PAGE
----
1. Say Something You Actually Believe (Even if you KNOW someone will be offended or take it personally).
2. When you’re really upset… blog it.
3. If you don’t know what you’re talking about…
allow comments… you’ll learn a thing or two.
4. If your blog reads like every other blog or even most “Top 100″ blogs then you’re just adding crap to the conversation… Be different.
5. If you love something… blog about it… someone will be changed.
6. Try to avoid using number is lists unless it seems to be a requirement.
7. Seven is a good place to stretch your imagination… consider blogging as a farm animal.
8. Eight looks really funny as a number and tends to make your post wander off topic.
9. Nine is german for No. Try not to upset Germans with excess negativity.
10. Have a strong finish… If they stick with you to the end give them a small treat… because they are the really smart ones you want to keep visiting… like you gentle reader!
Carefully read the comments on all those posts for more ideas.
This I Believe, Too
This morning's essay in the This I Believe
series on NPR was really good, succintly and eloquently describing what many of us think:There is No Godby Penn JilletteI believe that there is no God. I'm beyond Atheism. Atheism is not believing in God. Not believing in God is easy -- you can't prove a negative, so there's no work to do. You can't prove that there isn't an elephant inside the trunk of my car. You sure? How about now? Maybe he was just hiding before. Check again. Did I mention that my personal heartfelt definition of the word "elephant" includes mystery, order, goodness, love and a spare tire?So, anyone with a love for truth outside of herself has to start with no belief in God and then look for evidence of God. She needs to search for some objective evidence of a supernatural power. All the people I write e-mails to often are still stuck at this searching stage. The Atheism part is easy.But, this "This I Believe" thing seems to demand something more personal, some leap of faith that helps one see life's big picture, some rules to live by. So, I'm saying, "This I believe: I believe there is no God."Having taken that step, it informs every moment of my life. I'm not greedy. I have love, blue skies, rainbows and Hallmark cards, and that has to be enough. It has to be enough, but it's everything in the world and everything in the world is plenty for me. It seems just rude to beg the invisible for more. Just the love of my family that raised me and the family I'm raising now is enough that I don't need heaven. I won the huge genetic lottery and I get joy every day.Believing there's no God means I can't really be forgiven except by kindness and faulty memories. That's good; it makes me want to be more thoughtful. I have to try to treat people right the first time around.Believing there's no God stops me from being solipsistic. I can read ideas from all different people from all different cultures. Without God, we can agree on reality, and I can keep learning where I'm wrong. We can all keep adjusting, so we can really communicate. I don't travel in circles where people say, "I have faith, I believe this in my heart and nothing you can say or do can shake my faith." That's just a long-winded religious way to say, "shut up," or another two words that the FCC likes less. But all obscenity is less insulting than, "How I was brought up and my imaginary friend means more to me than anything you can ever say or do." So, believing there is no God lets me be proven wrong and that's always fun. It means I'm learning something.Believing there is no God means the suffering I've seen in my family, and indeed all the suffering in the world, isn't caused by an omniscient, omnipresent, omnipotent force that isn't bothered to help or is just testing us, but rather something we all may be able to help others with in the future. No God means the possibility of less suffering in the future.Believing there is no God gives me more room for belief in family, people, love, truth, beauty, sex, Jell-o and all the other things I can prove and that make this life the best life I will ever have.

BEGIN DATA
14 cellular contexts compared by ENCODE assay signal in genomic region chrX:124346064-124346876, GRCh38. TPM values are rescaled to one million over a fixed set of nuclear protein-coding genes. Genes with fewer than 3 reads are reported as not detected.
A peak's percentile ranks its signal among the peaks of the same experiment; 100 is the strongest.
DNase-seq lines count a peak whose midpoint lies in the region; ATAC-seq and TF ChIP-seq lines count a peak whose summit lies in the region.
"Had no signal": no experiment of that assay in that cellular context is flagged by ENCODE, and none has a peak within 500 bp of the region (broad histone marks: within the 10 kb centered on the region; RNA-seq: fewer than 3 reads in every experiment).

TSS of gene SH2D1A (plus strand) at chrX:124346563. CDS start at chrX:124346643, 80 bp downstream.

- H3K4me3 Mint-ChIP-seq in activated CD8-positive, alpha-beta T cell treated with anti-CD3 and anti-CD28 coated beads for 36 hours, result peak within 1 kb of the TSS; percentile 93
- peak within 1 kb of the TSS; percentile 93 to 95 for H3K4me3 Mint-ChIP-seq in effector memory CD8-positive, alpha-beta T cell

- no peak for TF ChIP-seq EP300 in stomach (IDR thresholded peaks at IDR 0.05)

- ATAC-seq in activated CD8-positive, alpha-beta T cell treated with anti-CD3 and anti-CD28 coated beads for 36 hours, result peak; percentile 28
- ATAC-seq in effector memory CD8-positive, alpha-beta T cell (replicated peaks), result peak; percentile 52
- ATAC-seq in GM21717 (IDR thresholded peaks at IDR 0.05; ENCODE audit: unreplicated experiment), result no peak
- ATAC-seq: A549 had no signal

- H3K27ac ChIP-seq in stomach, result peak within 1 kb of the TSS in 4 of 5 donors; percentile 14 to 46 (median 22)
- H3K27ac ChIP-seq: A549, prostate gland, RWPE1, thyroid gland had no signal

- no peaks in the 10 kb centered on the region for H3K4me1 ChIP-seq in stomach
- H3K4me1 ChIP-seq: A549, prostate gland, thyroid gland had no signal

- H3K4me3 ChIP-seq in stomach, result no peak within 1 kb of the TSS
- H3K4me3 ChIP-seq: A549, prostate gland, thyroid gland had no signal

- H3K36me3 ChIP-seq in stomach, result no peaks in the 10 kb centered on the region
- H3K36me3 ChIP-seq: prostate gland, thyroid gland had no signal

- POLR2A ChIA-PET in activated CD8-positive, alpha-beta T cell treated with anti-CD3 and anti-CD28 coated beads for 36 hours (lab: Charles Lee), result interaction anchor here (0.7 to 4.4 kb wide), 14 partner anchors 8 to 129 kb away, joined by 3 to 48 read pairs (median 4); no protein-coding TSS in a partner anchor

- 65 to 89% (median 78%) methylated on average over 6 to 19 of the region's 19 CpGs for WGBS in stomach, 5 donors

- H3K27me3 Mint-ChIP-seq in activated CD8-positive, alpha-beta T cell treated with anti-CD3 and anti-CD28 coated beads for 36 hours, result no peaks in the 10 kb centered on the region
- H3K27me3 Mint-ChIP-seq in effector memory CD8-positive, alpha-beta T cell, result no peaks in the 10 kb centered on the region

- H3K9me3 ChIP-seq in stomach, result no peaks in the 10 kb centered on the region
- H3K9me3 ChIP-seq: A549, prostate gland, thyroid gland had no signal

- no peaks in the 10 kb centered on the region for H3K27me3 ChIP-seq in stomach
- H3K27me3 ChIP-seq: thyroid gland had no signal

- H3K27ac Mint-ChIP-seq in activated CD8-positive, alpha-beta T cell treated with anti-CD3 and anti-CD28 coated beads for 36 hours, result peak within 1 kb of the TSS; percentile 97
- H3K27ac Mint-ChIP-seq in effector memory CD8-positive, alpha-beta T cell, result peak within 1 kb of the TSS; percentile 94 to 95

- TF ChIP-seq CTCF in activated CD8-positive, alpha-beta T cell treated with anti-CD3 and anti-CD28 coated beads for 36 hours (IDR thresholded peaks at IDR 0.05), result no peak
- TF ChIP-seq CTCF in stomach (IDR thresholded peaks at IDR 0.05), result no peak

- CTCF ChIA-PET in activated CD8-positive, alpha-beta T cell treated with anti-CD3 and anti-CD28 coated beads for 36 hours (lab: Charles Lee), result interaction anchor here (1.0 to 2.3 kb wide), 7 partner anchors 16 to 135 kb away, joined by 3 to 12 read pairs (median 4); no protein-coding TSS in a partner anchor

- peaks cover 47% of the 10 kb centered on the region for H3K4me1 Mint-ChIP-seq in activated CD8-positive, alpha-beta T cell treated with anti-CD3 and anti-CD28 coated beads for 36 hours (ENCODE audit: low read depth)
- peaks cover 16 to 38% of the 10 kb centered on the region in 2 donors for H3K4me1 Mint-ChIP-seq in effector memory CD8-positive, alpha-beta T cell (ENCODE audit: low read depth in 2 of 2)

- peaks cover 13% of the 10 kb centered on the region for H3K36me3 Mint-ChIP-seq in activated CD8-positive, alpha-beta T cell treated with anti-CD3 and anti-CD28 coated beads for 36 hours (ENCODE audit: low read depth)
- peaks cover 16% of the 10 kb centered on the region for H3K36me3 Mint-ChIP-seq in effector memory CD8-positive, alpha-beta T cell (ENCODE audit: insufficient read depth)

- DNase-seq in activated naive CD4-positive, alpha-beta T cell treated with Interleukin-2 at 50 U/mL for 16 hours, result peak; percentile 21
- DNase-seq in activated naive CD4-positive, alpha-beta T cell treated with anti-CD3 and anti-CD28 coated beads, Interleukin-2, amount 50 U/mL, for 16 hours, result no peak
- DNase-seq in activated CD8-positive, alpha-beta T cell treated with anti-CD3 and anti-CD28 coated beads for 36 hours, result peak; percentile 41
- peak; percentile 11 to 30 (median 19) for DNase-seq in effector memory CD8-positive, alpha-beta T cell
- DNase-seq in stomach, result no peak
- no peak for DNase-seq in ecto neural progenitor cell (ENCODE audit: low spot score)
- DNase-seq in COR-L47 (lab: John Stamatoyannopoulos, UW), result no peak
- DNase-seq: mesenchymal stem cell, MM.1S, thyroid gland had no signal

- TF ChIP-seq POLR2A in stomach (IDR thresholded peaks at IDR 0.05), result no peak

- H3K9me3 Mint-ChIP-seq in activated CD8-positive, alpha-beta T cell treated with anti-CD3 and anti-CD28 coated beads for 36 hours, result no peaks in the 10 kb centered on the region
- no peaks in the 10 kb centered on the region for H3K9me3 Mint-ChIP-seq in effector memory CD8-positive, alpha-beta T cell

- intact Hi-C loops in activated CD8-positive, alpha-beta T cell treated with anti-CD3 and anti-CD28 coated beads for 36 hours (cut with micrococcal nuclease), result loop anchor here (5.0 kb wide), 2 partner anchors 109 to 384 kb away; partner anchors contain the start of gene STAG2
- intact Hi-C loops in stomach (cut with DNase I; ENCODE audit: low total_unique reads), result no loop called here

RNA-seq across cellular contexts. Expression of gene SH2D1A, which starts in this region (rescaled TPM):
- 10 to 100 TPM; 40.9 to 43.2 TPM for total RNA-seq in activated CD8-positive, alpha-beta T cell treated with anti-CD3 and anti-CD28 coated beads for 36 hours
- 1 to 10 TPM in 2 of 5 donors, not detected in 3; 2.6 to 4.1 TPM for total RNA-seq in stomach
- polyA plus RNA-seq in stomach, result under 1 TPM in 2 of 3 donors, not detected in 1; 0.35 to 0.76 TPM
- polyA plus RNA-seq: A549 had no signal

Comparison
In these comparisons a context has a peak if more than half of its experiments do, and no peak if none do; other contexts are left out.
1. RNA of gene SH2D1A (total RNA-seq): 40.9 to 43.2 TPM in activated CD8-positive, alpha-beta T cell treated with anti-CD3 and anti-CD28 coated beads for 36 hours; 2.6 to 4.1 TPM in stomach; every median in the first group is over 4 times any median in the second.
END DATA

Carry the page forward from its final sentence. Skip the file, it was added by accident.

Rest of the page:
Sunday, November 20, 2005
Blogger's Curiosity Chest
I think every new blogger should be familiar with some of the blogs that are just, let's say, strange. They are part of the lore of the blogosphere, so, even if you don't like them, you should be aware of their existence for the sake of not getting embarassed at the next Blogger meetup.
For instance, there are Blogs Written by Animals. Which one do you like the best?Hedgical TrevorThe Japing ApeFerdinand the Conservative Cat
Do you know any others?
Then, there are Impersonator's blogs. The target may be long dead, or a currently floodlit public figure. Do you like any of these?Franz KafkaSamuel PepysT.H.Huxley
(a spoof of Dembski' blog)Tom DeLayHarriet MiersSamuel Alito
is a spoof mirror site of Pharyngula
Then, of course, there are Celebrity blogs:Rosie O'Donnell
would be fun if written in Standard English.Barbra Streisand
barely qualifies as a blog as there are no comments.
There are several Blogs written by Science Fiction Writers. I am aware of these:David BrinGreg BearKen MacLeodRobert SawyerCory DoctorowWilliam GibsonC.J.CherryhBruce Sterling
How about other fiction writers? I am aware only of Sarah Dessen's Journal
. She is a very popular and good writer of teenage literature. I've read a couple of her books and liked them a lot. She also has a regular website